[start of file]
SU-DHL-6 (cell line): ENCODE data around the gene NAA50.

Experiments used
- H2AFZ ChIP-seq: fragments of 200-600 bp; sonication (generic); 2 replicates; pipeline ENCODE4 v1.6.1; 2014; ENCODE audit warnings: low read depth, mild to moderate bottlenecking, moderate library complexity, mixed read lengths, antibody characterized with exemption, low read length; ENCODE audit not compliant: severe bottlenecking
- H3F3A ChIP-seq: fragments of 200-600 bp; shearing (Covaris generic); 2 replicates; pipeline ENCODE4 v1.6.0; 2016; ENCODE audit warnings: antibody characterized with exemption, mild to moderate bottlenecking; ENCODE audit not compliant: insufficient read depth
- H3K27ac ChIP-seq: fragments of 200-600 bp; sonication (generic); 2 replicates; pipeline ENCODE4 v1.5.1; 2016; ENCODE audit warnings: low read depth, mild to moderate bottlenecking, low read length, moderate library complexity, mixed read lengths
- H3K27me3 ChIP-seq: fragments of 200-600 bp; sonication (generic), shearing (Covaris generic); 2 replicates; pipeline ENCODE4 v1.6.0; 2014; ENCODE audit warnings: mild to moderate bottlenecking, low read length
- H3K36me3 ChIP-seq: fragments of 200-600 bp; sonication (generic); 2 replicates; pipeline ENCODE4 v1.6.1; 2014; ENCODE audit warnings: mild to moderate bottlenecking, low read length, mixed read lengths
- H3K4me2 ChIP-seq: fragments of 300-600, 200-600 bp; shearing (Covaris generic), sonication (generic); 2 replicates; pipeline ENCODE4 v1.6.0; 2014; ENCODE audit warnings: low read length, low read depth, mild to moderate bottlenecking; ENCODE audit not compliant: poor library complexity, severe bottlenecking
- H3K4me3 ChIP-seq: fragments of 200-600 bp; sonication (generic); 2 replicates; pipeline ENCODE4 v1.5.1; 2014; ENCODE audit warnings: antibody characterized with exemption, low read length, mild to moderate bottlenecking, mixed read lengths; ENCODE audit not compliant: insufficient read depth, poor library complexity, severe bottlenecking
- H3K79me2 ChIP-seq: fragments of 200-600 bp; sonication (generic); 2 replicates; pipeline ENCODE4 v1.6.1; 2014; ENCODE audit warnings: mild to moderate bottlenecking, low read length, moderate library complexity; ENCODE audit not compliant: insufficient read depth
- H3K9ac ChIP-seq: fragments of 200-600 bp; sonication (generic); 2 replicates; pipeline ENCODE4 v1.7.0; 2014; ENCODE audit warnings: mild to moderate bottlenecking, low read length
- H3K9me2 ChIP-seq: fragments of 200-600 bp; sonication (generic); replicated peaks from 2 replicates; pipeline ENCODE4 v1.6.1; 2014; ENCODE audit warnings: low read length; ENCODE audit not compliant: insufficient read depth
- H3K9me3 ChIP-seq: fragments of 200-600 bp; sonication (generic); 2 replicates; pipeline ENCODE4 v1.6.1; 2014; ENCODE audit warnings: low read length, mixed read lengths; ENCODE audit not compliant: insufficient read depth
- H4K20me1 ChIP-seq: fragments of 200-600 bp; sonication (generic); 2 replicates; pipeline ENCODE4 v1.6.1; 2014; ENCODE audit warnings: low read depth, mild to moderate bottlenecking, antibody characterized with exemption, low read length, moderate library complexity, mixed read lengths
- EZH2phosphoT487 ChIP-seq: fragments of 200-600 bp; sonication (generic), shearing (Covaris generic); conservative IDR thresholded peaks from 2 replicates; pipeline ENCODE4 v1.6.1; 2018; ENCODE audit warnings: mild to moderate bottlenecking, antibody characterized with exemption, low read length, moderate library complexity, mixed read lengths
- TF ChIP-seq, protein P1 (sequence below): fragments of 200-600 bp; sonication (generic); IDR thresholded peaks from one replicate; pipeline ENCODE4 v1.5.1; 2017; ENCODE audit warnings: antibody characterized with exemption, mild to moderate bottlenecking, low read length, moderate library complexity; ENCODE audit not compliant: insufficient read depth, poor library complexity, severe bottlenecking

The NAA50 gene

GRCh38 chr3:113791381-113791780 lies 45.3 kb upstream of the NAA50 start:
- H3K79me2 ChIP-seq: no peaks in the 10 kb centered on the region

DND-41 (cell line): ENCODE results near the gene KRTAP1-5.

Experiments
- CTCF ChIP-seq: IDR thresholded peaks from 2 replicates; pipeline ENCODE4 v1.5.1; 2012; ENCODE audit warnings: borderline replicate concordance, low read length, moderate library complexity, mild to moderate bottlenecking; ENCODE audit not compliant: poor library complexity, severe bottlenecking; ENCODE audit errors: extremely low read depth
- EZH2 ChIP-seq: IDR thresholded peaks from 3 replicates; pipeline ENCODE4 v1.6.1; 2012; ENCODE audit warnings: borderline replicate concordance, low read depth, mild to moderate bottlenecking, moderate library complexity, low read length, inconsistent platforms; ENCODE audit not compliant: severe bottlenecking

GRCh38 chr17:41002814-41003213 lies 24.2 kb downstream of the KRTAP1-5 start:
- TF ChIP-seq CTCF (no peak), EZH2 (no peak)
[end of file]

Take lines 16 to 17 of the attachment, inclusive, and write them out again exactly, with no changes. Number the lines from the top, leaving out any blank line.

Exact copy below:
- TF ChIP-seq, protein P1 (sequence below): fragments of 200-600 bp; sonication (generic); IDR thresholded peaks from one replicate; pipeline ENCODE4 v1.5.1; 2017; ENCODE audit warnings: antibody characterized with exemption, mild to moderate bottlenecking, low read length, moderate library complexity; ENCODE audit not compliant: insufficient read depth, poor library complexity, severe bottlenecking

The NAA50 gene